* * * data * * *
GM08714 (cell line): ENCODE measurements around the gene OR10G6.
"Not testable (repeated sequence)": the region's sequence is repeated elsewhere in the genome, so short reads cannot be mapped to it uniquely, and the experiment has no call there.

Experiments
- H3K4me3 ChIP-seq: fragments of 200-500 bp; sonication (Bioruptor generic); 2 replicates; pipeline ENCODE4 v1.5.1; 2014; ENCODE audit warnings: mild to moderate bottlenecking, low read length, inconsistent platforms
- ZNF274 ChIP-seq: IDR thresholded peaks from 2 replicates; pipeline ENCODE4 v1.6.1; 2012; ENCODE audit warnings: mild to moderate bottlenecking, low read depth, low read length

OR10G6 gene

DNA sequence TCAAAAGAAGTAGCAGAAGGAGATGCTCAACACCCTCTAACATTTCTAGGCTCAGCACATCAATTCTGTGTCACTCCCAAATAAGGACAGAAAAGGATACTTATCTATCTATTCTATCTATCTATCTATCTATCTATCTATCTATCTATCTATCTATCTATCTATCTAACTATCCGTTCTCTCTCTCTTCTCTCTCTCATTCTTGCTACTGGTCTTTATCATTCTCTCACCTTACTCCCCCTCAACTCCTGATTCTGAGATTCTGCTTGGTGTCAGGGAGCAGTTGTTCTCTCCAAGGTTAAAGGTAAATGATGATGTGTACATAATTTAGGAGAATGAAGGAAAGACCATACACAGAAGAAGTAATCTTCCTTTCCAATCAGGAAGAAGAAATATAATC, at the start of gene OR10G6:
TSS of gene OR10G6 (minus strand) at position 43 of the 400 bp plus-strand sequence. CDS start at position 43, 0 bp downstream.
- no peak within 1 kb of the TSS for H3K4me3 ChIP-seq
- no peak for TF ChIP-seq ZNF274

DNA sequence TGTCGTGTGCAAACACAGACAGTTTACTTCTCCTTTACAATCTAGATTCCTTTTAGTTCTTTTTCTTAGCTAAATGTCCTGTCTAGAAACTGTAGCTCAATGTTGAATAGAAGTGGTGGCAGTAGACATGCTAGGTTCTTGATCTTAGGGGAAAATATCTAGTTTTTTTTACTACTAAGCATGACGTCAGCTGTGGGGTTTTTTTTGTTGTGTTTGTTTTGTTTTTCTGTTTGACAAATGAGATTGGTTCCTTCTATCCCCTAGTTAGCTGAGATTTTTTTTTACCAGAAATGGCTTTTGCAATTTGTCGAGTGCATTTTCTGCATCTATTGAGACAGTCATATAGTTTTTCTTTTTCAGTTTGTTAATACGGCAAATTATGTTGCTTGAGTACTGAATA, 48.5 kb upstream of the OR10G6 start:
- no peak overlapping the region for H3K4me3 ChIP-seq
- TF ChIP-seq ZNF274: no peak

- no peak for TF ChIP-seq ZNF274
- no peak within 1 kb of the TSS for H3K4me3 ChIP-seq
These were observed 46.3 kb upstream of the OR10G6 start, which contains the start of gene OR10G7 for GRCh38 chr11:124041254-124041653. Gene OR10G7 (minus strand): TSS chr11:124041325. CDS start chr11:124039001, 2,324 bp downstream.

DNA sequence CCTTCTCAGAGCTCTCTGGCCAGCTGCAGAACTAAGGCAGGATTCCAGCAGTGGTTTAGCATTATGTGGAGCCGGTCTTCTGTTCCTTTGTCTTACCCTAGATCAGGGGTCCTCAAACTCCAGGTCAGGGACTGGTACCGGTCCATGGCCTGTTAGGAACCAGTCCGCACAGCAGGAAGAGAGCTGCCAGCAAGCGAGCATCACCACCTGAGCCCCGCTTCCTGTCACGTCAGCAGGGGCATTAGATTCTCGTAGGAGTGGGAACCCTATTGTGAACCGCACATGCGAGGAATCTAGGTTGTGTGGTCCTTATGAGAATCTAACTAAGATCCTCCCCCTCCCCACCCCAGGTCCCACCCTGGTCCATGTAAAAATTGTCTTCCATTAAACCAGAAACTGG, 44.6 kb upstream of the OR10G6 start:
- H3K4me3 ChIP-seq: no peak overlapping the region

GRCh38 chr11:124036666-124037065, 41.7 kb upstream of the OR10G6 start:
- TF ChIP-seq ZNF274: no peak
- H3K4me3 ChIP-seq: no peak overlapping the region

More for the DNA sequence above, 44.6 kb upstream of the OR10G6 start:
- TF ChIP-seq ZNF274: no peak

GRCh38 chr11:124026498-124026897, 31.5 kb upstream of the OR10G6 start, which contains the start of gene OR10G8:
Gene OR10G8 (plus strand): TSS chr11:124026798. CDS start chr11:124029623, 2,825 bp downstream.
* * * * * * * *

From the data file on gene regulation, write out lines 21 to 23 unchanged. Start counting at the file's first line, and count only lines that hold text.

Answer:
- H3K4me3 ChIP-seq: no peak overlapping the region

More for the DNA sequence above, 44.6 kb upstream of the OR10G6 start:
- TF ChIP-seq ZNF274: no peak